Two wranglers have agreed to settle this age-old question. They put on special rubber pants with a tube attached. The gas is directed into airtight bags strapped to their backs like backpacks.
After 24 hours, researcher Dr. Jeff Leach releases the gas into a measuring jug to see how much wind they produced. The difference is slight—the woman produced 3 liters, the man produced 3.3 liters.
Now that we know men and women have roughly an equal amount of hot air, what exactly is the anatomy of a human-produced gas? Billions of bacteria live deep inside the colon and feed on our undigested food. "In fact, you have more bacteria in your gut than cells in your own body. They do something that's really very important. They actually make things like vitamin K and folic acid, key nutrients you have to have. They actually digest some of the foods that we can't otherwise digest," Dr. Oz says.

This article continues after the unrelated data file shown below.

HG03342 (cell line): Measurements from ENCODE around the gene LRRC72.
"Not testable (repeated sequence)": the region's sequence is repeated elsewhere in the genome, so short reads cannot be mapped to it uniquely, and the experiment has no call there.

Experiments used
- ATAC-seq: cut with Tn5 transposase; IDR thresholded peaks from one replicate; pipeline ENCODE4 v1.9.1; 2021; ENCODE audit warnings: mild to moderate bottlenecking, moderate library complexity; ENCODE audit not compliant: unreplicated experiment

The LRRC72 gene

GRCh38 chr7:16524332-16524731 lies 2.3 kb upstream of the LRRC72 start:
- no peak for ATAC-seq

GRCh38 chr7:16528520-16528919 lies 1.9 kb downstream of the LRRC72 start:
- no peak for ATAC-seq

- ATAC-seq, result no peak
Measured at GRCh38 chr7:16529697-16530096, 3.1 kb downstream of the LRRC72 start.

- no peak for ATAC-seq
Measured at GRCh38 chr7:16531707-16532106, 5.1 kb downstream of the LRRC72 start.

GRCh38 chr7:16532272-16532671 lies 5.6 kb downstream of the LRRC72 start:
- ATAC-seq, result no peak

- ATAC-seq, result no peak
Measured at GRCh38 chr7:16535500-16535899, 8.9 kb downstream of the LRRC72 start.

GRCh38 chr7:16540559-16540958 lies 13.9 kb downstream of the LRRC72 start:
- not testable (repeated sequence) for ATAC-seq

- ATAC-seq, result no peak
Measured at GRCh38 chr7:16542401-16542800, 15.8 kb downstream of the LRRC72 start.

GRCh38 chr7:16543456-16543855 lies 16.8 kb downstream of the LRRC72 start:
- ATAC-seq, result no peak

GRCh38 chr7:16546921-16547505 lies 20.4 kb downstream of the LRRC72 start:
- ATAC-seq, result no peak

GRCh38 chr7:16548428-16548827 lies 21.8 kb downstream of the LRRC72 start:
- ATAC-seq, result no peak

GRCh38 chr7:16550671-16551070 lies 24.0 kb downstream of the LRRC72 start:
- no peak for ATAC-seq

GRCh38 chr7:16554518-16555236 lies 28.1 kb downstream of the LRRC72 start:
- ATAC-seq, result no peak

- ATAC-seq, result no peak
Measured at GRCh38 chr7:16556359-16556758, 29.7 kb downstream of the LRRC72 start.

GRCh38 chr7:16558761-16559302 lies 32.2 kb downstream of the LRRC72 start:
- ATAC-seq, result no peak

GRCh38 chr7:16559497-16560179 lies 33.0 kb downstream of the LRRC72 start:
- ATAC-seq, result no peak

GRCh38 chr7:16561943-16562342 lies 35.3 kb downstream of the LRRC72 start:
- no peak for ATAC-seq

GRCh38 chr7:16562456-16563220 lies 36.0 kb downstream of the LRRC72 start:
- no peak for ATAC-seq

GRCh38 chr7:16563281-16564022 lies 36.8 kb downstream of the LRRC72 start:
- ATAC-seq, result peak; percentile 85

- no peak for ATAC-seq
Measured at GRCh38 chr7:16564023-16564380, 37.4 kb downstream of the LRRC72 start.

The side effect of this digestion, however, is gas. "There's no way of getting around it. And so for most of us out there, you realize that a little gas is probably good for you," Dr. Oz says. And by the way, men and women in every major study have the exact same amount of flatus. Don't feel bad, guys."